clip artInsider the Secret Service

[Editors Note: Most of our understanding of Secret Service work comes from Hollywood. Few of us have ever met a Secret Service Agent, or maybe you have and don’t know it. “Inside the Secret Service-A Former Agent’s Stories” is about life as a Secret Service agent. Our contributor is still a Federal Agent but with a different agency, therefore we have chosen not to reveal his name. These are the real life experiences from a Concord resident who spent several years as a Secret Service agent. This is his story….]


When a dignitary under Secret Service protection flies on a commercial airline, there is always an agent assigned to the cockpit. The agent maintains the integrity of the cockpit and is the last line of defense should someone try to commandeer the plane. The cockpit agent will also relay any pertinent information from the tower and/or the pilot or co-pilot to the working Secret Service detail and vise-versa. It always surprised me that most agents working protection details were not interested in the cockpit assignment and instead preferred to be in close proximity with the protectee, usually in first class, and at other strategic locations throughout the plane. The technology of the aircraft and the expertise of the pilots always impressed me. Plus, it was interesting to sit in the jump seat with the headphones on and listen to the tower and the pilots communicate before takeoff and when landing. Once the plane has reached its flying altitude, the pilot sets the autopilot and the plane flies itself. I was always interested in the workings of an aircraft.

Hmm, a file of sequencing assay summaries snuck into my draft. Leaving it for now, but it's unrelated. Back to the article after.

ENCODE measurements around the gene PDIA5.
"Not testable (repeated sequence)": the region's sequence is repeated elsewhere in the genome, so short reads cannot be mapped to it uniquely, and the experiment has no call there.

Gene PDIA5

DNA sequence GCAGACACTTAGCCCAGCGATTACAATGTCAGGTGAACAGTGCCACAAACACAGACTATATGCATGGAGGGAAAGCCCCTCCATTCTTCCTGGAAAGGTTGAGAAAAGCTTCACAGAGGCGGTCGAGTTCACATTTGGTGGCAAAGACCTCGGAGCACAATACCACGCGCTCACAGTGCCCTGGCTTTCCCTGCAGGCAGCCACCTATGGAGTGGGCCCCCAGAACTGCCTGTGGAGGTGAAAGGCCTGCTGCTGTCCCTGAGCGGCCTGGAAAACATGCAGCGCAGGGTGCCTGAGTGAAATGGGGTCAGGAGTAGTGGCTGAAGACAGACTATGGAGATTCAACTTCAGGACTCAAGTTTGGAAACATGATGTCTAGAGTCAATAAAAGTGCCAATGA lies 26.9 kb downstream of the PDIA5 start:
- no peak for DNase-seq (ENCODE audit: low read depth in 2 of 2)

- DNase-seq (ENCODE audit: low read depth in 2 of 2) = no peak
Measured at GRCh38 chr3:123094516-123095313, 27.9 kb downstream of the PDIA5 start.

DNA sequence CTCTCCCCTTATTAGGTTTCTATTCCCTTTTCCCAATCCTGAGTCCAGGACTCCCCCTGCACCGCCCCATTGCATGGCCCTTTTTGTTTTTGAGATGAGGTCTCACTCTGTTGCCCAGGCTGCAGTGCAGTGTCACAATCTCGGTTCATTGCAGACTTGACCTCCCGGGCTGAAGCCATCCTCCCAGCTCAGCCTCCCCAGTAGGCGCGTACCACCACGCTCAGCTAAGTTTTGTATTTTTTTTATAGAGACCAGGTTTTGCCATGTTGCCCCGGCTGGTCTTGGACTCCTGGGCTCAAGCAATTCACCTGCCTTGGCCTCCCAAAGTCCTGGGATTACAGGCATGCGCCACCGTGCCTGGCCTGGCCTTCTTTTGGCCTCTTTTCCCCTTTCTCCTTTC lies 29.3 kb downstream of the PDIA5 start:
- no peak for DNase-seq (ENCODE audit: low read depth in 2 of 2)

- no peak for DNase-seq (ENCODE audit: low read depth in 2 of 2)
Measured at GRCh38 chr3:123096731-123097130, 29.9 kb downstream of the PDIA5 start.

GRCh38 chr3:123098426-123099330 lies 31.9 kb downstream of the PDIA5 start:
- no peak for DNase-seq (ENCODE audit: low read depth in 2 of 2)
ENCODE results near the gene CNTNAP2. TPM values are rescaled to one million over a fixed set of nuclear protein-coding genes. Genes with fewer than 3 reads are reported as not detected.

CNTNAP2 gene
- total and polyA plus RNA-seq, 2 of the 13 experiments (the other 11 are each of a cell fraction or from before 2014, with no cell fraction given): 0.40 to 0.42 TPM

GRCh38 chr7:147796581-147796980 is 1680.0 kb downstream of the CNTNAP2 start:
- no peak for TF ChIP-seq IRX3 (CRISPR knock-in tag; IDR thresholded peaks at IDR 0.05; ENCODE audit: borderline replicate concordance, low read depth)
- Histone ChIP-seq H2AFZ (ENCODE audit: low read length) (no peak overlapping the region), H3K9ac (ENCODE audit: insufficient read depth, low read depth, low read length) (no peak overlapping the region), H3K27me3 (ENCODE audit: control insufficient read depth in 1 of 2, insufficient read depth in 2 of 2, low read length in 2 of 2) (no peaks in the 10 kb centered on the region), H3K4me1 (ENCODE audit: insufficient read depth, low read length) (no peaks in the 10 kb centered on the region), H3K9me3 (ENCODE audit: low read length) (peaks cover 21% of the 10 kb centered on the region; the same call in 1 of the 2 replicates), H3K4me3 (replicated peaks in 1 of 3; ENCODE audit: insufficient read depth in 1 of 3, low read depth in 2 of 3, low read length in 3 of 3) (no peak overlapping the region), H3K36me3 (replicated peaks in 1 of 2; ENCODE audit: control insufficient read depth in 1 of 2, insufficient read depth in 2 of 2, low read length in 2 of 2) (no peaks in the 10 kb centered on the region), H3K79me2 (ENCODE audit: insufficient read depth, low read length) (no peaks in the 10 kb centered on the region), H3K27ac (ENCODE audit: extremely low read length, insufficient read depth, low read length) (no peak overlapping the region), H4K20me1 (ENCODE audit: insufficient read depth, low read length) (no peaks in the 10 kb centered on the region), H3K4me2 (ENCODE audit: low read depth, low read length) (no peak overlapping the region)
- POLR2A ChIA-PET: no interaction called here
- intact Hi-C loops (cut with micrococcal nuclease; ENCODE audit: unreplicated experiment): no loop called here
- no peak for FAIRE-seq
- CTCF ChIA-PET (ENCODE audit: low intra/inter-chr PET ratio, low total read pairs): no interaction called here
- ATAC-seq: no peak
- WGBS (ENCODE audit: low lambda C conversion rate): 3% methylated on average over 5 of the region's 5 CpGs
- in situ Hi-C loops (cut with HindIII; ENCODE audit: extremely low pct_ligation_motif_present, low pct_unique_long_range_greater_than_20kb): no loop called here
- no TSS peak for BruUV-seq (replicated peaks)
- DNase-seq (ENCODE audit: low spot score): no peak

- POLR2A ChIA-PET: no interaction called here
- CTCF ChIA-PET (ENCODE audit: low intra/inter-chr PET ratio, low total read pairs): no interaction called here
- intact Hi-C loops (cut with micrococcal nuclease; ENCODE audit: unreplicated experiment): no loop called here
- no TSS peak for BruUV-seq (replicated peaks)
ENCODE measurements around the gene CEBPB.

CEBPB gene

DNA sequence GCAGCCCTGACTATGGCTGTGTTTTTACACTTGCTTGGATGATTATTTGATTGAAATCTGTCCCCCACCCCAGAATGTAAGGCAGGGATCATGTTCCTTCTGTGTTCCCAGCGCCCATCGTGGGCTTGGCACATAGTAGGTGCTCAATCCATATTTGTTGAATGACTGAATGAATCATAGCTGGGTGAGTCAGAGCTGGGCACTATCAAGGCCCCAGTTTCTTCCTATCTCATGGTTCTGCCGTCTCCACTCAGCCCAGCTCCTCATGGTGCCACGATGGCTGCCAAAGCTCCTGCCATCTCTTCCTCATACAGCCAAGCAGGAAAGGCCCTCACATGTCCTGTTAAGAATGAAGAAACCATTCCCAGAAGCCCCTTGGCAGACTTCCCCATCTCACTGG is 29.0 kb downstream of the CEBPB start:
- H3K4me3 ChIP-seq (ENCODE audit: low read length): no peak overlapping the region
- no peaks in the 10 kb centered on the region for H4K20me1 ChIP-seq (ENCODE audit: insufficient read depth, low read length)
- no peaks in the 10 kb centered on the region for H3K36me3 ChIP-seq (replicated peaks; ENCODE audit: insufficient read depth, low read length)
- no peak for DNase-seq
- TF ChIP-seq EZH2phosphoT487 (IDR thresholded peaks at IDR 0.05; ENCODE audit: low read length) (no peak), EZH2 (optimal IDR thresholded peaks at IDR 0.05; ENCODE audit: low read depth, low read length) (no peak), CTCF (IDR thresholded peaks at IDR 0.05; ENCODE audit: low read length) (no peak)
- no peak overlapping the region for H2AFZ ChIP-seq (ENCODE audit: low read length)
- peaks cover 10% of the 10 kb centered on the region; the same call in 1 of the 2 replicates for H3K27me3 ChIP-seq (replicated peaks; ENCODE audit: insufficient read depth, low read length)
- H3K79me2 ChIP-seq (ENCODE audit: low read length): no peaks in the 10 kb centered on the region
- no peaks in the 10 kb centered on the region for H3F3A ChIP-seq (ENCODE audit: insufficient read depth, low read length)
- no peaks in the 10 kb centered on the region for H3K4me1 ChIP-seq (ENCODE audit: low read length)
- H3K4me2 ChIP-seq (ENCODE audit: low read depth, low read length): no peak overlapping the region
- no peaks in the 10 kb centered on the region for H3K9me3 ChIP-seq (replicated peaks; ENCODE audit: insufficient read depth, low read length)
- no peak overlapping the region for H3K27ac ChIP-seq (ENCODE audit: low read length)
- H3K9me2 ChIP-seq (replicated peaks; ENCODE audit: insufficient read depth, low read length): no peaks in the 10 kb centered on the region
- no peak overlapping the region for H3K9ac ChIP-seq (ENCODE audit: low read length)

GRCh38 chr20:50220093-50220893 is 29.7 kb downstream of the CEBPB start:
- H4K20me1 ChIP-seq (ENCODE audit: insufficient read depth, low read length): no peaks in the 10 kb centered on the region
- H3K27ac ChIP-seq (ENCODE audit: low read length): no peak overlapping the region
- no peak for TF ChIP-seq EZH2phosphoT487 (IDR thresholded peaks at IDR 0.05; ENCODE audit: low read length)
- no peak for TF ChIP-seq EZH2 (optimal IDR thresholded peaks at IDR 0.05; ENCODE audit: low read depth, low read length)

This particular flight was aboard a Boeing 767. The flight was to be 5 hours and was filled to capacity. The pilot, Matt, and Co-Pilot, Steve, (not their real names) had gone through their preflight procedures and we pushed away from the gate. The tower vectored us to our runway and cleared us for takeoff.  And sure enough, at 37,000 feet and a cruising speed of 530 miles per hour, he set the autopilot.

Boeing_767_cockpit     Matt explained that our plane was equipped with a “glass cockpit” which basically meant it had state-of-the-art digital display screens that took the place of many of the traditional analog instruments and gauges found in older aircraft. The screen showed our plane, its altitude and speed, as well as that of other planes within a certain radius of us. Matt announced that there was a Boeing 777 flying at 1000 feet above us and 3 miles behind. Matt asked me if I’d ever seen a 777 fly right over the top of me. I told him I had not. Matt said, “Alright, I’m going to slow us down a bit and in just a minute he’ll cruise right over us.” Within several seconds after cutting our airspeed the huge 777 majestically passed over the top of us as the setting sun glistened off its aluminum body. It was quite a sight and looked like we could almost reach out and touch it. Matt said, “Look at the belly on that baby!” This guy’s been a pilot for over 25 years and was as excited as I at the sight before us. Then Matt asked if I’d ever seen a 777 from the side as it flew away from me. Again, I answered no. “Okay, check this out.” He then banked our plane to the left taking us completely off course and we watched as the 777 pulled away. Matt, with a sense of awe in his voice, said, “Look at that!” After several seconds, he eventually brought us back on course. Pretty neat side show.